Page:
“It’s amazing how much people know about it,” Marty Goldin said of a long-abandoned church on the corner of Chestnut Street and Shelby Street in Phoenix Hill. He was referring to the former Ursuline Academy of the Immaculate Conception, which used the chapel and the adjacent property now known at the Cloister Apartments as its convent and school. You might know the building because of the Ursuline Sisters who built it 150 years ago. They later moved on to build Sacred Heart Academy on Lexington Road. This little church has a lot of built-in memory.
That heritage enticed Goldin, a Brooklyn-based developer who recently purchased the building and plans to restore it. “It will look the same but better,” Goldin told Broken Sidewalk, quipping that the best preservation projects require millions of dollars to keep things the same. He should know, as his offices are located in the historic Montauk Club building in Park Slope, Brooklyn overlooking Grand Army Plaza and Olmsted’s Prospect Park beyond. He is currently involved with renovations to the building to keep up its ornate appearance based upon Palazzo Ducale (aka Doge’s Palace) in Venice, Italy. You might have seen it on HBO’s Boardwalk Empire. He is also in the process of converting an old mill building in Connecticut into artisanal studio space called the Mad River Lofts.
Goldin and his business partner have been purchasing distressed properties across the country since the recession. The duo has properties in Lexington and Louisville. Last August, they purchased The Cloisters, and later Goldin stepped up to take the next-door church. He saw the potential in the building’s historic bones. “Louisville just doesn’t seem to respect historic buildings as much [as New York]”, he said. Goldin lives in a Landmark building in Park Slope and enjoys working with historic urban fabric.
Part of his interest in preservation stems from Brooklyn itself. “People love Nulu, but it’s like three blocks of Brooklyn,” he said. “They tore down all the old buildings.” Goldin knows those old buildings are what gives a place character. “When you see Garage Bar, people love those funky things like glow in the dark ping pong tables.” He sees the chapel and the Cloisters as an investment in stimulating the economic development of Phoenix Hill, not just as individual real estate investments.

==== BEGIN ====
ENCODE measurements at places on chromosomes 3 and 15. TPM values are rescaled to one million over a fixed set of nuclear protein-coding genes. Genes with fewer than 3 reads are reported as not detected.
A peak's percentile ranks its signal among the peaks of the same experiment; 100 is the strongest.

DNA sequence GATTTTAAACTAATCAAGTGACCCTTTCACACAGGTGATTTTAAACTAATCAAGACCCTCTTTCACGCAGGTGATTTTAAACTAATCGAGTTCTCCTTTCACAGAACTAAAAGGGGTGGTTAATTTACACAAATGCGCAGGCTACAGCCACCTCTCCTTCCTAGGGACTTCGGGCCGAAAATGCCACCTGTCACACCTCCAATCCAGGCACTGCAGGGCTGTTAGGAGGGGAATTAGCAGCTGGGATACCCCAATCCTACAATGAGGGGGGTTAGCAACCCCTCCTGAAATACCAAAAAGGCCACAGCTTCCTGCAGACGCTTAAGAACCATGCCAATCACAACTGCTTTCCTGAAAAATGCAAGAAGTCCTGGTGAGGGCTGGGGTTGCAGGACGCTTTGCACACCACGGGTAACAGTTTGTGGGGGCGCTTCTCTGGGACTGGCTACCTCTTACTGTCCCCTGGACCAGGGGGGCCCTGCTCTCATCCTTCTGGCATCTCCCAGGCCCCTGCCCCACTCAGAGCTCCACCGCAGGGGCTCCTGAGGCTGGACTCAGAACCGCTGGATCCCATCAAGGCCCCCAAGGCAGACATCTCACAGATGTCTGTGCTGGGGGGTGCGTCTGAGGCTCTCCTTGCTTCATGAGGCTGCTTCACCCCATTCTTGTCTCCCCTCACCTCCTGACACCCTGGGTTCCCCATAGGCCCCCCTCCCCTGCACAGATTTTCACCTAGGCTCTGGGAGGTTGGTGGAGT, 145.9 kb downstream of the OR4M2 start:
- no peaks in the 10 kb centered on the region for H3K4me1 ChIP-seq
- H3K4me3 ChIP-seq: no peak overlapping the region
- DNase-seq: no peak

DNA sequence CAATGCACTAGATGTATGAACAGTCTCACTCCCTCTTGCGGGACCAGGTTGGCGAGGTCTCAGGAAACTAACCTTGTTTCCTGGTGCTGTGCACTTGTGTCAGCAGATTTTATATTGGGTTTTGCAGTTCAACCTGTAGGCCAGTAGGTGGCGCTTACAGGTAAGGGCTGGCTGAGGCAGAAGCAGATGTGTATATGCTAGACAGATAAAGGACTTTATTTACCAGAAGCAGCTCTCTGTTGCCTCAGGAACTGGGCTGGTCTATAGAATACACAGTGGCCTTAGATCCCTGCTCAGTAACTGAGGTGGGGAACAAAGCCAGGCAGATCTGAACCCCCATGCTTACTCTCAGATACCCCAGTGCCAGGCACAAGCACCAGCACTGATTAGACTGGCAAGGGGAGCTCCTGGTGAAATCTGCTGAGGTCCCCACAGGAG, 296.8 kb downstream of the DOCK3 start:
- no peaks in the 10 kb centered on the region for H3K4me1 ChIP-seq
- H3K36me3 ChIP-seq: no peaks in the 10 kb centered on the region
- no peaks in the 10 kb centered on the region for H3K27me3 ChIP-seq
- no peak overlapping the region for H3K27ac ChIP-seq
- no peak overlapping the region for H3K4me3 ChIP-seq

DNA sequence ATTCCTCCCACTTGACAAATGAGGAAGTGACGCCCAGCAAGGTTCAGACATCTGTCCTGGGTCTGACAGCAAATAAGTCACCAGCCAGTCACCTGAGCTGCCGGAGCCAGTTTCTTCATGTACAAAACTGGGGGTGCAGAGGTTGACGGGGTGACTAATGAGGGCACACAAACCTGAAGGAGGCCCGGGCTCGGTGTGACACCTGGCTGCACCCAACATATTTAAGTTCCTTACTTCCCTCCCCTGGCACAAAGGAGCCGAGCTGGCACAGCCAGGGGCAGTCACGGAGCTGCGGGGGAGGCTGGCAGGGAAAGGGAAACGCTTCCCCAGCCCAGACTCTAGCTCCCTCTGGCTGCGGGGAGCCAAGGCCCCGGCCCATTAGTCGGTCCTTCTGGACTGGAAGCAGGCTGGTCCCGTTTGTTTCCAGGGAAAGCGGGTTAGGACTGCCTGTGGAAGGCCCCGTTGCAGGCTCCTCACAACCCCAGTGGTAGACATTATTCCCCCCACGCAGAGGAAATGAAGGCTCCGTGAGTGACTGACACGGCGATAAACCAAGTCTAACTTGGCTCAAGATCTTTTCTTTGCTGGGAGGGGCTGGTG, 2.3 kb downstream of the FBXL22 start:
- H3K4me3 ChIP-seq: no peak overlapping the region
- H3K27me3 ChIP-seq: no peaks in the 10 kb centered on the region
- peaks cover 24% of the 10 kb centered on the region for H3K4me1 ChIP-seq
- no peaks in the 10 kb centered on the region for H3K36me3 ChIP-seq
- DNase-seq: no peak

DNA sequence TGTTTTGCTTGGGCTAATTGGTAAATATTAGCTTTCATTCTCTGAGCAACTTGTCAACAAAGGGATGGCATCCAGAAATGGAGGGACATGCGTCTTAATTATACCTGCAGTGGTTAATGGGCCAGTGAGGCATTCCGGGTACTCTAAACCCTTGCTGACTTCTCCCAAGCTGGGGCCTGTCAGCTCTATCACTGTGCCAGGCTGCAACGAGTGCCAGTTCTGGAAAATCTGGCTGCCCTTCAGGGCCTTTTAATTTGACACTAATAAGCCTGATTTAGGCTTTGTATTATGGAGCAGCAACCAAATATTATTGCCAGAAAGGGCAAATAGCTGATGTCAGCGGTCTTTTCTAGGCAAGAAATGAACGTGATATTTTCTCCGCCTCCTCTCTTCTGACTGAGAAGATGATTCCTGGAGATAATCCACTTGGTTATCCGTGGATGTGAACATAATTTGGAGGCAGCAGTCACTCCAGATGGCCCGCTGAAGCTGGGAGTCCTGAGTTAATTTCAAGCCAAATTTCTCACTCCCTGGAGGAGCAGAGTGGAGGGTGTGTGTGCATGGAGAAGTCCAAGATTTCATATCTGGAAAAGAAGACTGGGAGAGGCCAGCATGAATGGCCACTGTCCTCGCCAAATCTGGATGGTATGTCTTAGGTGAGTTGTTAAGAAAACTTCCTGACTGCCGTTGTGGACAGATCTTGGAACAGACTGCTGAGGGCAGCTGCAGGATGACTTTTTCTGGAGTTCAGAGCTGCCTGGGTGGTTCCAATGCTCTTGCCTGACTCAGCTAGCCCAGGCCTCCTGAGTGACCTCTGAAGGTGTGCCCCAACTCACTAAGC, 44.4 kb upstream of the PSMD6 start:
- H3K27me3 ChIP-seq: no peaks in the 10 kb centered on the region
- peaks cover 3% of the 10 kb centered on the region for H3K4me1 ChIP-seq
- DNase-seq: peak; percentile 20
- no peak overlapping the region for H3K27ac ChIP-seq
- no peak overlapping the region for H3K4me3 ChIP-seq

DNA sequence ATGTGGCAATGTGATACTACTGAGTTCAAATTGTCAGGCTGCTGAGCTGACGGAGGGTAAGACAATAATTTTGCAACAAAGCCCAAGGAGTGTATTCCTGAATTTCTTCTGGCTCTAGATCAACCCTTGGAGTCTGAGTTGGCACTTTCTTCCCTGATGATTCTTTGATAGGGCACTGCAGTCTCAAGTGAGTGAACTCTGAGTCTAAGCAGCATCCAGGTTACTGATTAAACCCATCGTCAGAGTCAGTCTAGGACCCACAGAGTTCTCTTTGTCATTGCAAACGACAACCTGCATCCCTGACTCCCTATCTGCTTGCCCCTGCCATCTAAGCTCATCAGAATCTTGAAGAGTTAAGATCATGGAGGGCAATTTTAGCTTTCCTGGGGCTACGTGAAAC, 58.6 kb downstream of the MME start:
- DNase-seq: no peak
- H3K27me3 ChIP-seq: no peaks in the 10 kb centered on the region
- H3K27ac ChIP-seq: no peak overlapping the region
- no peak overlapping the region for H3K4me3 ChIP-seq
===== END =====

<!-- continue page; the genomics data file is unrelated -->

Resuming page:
Goldin called Mitchell Kersting of WorK Architecture + Design to help restore the building, which will undergo initial stabilization this fall. “We want it done before winter to prevent further damage,” Kersting said. Work will include sealing up a leaky roof, restoring the steeple, replacing the windows, and caring for the brick, all according to the Secretary of the Interior’s Standards for Rehabilitation of Historic Properties. Following those standards keeps historic tax credits on the table for the full renovation.
“It’s a shame it has been left in this level of disrepair,” Kersting said, noting that much of the original detail on the inside has been lost. The chapel was built in 1867–1868 and listed on the National Register of Historic Places in 1977. It was designed by Cincinnati architect John Bast in the Romanesque-Revival style typified by its rounded arches. A renovation in 1900 added electricity to the chapel.
According to research submitted with the National Register:
Constructed of dark red brick with limestone trim, it is in the Romanesque Revival style with typical round-arch forms and brick corbelling. The large scale entry of white-painted stone is topped by a cross and has recessed double doors of dark-stained wood. The central tower portion of the facade contains a double window with round-arched top surmounted by a stained glass rose window. Other windows contain stained glass, some original and some dating from a 1900 renovation of the Chapel. The tower is topped by an octagonal spire. The vari-colored diapering pattern of the roof is still visible.
Next to the chapel stood the original 1859 convent, which was demolished in 1899 to make way for construction of the Cloisters the following year.
On the inside, detailed (and quite graphic) murals by artist Johann Schmitt were painted between 1868 and 1872. A restaurant called Raposo’s that briefly operated in the building in the late 1970s is believed to have painted over portions of them.
Later, the church housed the Louisville School of Art and Temple Beth Shalom (which explains the Star of David painted on the steeple). A drop-ceiling was installed in the sanctuary, concealing its dramatic barrel-vaulted ceiling. In the late 1980s, the building was damaged by fire, and in 2008 the building suffered more damage during a major wind storm.
“It’s almost to a point of [complete] disrepair,” Kersting said. He said a portion of the altar remains and a 20-foot dome exists inside the steeple. The bones are still good. “There’s highly skilled timber construction here,” Kersting said, doting on the detailed joinery in the building’s framing.
Goldin plans on a modern office concept for the building. He said the idea floats between a co-working space and traditional office space and will be geared toward startups. “We want to take advantage of the church itself in the design,” Goldin said. “You’ll be able to go where you normally can’t—behind the altar, into the steeple.” Goldin said he is still determining the scope of the project and refining the concept.